As a side note: I am not sure how long you have been a UML fan but about a dozen years ago I attended a UML series against Colorado College in Colorado Springs. (I remember Ed McGrane, was one of UML’s best players). In those years, Colorado College was a national powerhouse program, playing in the old WCHA. Norm Bazin was an assistant coach at Colorado College at the time. CC had two future Hobey Baker winners on their team. Plus some future NHL players. It was a great pair of out of conference games for UML. I think UML took two of four points that weekend.
            This year, UML goes out to Colorado Springs and sweeps CC. On CC’s olympic ice surface, at 7,000 feet above sea level, before a hostile crowd. Yet, that sweep will not help UML much come tournament time.

            Here is the point, it may be difficult for Bazin (or any D-1 coach) to really know if teams like Colorado College will be competitive at the time he puts future out of conference games on the schedule. I do know that it may be difficult to schedule many top tier teams for out of conference games.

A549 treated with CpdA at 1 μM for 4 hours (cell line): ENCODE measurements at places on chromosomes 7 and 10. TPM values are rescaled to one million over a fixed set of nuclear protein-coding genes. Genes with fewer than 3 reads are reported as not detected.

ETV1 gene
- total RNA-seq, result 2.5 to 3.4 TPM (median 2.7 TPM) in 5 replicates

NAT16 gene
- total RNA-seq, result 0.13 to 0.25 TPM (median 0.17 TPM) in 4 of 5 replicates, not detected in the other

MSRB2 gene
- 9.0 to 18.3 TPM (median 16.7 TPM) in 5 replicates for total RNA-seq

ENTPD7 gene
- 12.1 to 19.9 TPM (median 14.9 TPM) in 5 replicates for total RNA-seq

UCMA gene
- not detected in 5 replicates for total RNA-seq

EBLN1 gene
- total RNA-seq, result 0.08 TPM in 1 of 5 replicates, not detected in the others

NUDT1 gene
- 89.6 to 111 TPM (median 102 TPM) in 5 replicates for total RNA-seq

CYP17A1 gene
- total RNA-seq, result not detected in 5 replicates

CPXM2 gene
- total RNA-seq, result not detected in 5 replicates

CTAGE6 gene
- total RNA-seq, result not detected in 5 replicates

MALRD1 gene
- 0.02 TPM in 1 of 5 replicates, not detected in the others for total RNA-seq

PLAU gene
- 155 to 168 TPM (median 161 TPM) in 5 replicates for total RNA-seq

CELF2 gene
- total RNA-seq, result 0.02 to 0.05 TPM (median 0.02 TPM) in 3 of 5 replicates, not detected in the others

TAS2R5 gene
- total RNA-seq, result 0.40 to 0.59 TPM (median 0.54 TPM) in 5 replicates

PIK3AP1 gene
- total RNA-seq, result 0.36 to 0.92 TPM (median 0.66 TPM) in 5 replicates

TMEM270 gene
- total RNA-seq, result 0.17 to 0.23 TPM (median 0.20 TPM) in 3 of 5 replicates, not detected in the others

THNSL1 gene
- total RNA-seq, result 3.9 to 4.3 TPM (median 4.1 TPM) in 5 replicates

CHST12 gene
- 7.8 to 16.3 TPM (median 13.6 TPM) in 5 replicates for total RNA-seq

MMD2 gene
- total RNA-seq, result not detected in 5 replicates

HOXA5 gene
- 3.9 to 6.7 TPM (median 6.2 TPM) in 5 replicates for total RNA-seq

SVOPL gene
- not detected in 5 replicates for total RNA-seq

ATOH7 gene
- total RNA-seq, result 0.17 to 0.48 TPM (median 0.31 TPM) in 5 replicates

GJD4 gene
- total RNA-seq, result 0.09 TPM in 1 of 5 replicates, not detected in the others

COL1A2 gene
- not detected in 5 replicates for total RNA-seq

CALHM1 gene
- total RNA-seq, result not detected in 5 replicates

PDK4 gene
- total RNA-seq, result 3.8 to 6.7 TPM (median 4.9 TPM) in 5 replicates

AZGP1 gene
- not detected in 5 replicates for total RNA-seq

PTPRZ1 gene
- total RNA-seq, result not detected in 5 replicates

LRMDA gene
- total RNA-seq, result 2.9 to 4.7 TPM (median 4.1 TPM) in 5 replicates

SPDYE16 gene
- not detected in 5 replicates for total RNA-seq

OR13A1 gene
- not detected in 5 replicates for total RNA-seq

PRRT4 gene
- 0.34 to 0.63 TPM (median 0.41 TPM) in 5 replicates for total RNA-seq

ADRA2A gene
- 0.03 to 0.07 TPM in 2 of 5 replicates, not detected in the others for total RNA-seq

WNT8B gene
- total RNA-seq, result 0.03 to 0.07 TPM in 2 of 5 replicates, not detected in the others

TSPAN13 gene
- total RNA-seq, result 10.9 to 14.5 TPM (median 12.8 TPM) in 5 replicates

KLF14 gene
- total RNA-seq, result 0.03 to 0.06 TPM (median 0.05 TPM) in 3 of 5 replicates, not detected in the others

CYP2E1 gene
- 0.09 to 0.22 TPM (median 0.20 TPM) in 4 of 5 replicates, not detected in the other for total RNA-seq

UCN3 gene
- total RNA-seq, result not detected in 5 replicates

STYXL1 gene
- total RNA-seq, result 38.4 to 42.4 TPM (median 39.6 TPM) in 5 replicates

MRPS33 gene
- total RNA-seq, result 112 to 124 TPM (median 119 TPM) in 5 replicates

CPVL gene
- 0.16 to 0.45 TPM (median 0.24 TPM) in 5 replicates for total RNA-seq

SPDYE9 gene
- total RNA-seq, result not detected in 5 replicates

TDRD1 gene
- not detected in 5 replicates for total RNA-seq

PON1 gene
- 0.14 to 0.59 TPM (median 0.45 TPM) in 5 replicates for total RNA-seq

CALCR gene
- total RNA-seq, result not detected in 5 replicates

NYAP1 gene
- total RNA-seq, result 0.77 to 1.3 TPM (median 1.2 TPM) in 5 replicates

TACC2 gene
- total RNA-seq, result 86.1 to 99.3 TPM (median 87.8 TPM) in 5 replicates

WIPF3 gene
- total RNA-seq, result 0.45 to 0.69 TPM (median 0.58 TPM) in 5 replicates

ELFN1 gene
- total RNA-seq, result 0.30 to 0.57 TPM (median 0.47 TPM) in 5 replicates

• It really comes down to how well or not-so-well PSU plays in conference games. We’ve seen it before with other teams (I want to say it was Minnesota State in the first year of the new WCHA that had a 5 or 6 loss schedule and was the #1 overall seed). If PSU wins 75-80% of their league schedule, even if they don’t win the Big Ten tournament, they will at least be a #1 seed, if not the top overall seed. Strength of schedule does matter, but if you post a winning percentage of .850, no matter how weak the schedule, you’ll be the top overall seed.

        • If those are the only three losses in Big Ten play, that would assume that they beat Minnesota twice and Ohio State four times, all games that would raise their RPI/PWR. I think you can even throw in a loss to OSU or two to Michigan State (which I don’t think will happen) and the .750 or higher winning percentage in Big Ten play will be high enough for a #1 seed, I think. We’ll see how it all plays out. I just don’t see them having a lot of conference success (i.e. .750 winning percentage or higher) and dropping to a #3 or #4 seed as Vinnie suggested.